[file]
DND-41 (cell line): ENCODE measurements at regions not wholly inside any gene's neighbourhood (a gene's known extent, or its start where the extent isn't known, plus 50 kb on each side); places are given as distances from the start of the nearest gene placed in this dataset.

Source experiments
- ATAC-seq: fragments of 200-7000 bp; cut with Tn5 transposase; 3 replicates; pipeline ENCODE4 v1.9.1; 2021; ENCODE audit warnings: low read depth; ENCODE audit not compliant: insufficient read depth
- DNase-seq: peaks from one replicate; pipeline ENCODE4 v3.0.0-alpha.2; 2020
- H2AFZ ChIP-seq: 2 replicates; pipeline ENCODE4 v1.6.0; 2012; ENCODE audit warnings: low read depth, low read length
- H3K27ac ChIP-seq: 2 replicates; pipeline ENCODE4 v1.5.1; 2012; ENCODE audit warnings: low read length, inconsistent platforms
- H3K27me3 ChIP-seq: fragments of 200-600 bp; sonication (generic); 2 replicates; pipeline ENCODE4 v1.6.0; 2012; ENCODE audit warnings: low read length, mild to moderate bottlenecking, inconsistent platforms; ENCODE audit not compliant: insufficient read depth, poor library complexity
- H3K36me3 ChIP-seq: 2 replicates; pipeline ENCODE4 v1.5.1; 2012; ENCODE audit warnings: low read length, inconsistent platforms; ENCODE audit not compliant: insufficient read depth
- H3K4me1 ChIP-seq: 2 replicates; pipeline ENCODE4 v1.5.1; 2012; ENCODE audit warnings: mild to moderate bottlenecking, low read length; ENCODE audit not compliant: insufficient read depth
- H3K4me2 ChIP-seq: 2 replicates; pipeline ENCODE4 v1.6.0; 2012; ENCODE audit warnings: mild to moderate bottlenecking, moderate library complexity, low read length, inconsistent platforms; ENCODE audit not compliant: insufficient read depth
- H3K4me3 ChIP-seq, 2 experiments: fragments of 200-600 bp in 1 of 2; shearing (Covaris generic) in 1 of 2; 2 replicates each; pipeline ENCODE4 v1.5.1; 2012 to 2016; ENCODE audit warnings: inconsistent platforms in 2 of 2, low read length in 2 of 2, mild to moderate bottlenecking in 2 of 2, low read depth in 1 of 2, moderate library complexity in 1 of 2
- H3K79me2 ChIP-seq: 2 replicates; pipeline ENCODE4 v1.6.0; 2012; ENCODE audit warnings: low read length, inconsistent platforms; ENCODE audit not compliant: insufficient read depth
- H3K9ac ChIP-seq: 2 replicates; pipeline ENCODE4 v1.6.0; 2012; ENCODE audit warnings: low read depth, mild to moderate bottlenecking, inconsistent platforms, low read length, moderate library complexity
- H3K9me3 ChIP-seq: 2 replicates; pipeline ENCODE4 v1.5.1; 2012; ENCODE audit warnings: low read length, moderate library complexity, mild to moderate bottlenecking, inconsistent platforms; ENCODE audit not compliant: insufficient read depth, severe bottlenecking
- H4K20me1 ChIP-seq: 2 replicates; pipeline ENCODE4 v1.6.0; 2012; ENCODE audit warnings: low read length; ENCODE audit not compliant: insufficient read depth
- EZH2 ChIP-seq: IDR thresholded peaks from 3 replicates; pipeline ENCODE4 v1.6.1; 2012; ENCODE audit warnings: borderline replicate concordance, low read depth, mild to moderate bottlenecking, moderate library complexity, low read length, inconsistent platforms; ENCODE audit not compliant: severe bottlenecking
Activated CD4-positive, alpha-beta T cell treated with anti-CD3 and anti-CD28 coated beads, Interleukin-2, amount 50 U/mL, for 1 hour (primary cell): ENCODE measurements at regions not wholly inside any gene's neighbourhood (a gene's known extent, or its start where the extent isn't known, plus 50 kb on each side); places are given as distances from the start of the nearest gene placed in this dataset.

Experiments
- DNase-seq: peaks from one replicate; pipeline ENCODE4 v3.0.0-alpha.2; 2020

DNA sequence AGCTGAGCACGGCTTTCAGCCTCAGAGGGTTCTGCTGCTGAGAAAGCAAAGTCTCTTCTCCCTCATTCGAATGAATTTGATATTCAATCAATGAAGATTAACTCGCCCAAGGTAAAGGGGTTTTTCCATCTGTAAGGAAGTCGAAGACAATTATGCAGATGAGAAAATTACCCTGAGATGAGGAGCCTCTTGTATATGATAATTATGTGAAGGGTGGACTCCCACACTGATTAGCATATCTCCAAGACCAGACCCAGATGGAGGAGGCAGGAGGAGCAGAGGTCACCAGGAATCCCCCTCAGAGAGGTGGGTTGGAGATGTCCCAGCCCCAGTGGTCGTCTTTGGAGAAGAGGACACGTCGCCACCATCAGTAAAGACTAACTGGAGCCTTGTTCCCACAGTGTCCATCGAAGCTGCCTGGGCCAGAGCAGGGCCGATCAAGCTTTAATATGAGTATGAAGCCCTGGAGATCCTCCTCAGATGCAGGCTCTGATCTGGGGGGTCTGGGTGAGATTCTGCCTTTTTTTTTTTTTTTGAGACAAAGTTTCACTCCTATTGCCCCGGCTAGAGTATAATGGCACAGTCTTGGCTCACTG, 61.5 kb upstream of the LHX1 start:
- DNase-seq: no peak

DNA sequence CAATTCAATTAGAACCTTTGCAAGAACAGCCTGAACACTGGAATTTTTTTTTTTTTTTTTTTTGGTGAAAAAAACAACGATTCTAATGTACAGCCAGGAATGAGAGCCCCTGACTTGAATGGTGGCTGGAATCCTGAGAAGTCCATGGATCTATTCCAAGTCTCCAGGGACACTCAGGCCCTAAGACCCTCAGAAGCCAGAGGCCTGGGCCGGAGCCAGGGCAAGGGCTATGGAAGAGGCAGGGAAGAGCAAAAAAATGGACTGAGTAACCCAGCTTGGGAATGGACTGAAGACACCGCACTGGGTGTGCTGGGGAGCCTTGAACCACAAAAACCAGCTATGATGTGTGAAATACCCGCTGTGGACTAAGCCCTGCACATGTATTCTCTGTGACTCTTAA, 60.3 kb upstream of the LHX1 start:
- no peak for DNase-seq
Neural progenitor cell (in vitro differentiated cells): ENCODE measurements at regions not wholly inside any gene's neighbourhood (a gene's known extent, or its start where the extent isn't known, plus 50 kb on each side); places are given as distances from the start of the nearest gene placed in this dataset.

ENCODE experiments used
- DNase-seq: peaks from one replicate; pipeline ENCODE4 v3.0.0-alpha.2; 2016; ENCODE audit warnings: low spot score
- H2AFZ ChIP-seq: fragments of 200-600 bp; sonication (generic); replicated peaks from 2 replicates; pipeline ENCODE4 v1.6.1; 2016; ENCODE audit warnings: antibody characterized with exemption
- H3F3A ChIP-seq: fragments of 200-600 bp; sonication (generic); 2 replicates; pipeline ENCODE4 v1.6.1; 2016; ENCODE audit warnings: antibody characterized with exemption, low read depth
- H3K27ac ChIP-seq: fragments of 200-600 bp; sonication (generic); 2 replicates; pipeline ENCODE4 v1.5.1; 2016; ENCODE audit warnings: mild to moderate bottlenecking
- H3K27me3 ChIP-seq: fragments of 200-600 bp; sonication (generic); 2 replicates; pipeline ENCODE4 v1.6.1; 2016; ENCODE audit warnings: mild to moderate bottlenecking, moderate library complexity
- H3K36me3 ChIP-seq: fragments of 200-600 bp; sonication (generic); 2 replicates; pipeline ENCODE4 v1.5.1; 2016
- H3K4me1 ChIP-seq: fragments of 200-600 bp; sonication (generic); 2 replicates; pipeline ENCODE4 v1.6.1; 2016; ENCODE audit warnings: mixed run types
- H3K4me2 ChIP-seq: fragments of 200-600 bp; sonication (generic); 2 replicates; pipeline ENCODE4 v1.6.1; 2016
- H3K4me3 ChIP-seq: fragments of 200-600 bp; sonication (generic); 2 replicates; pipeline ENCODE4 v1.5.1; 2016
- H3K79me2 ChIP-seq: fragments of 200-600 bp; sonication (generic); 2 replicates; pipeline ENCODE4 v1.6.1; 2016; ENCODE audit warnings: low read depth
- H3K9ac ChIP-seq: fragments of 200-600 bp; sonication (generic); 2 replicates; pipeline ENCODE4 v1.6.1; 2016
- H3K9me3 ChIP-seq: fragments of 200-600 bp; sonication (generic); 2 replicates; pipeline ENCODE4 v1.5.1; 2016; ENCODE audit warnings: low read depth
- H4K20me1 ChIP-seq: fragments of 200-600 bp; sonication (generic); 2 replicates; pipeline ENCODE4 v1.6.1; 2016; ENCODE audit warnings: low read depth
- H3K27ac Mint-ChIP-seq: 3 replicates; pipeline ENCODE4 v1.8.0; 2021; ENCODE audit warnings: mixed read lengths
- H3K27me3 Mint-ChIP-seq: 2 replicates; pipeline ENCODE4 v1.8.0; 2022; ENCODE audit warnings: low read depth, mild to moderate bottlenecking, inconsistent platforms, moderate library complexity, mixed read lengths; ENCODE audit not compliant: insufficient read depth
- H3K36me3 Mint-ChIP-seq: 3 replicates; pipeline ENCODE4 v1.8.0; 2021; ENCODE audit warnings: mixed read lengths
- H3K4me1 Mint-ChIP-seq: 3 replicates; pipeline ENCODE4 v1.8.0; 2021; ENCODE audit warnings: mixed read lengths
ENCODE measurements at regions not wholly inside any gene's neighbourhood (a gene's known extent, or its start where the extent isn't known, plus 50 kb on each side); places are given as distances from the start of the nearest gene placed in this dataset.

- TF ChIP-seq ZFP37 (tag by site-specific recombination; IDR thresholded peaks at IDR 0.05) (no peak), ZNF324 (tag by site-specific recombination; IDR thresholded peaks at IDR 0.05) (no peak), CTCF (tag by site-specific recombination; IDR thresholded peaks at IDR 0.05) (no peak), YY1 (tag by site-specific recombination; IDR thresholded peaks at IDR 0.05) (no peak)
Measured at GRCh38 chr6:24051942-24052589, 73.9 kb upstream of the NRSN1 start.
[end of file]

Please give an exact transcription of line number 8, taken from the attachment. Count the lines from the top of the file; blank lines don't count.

- H3K36me3 ChIP-seq: 2 replicates; pipeline ENCODE4 v1.5.1; 2012; ENCODE audit warnings: low read length, inconsistent platforms; ENCODE audit not compliant: insufficient read depth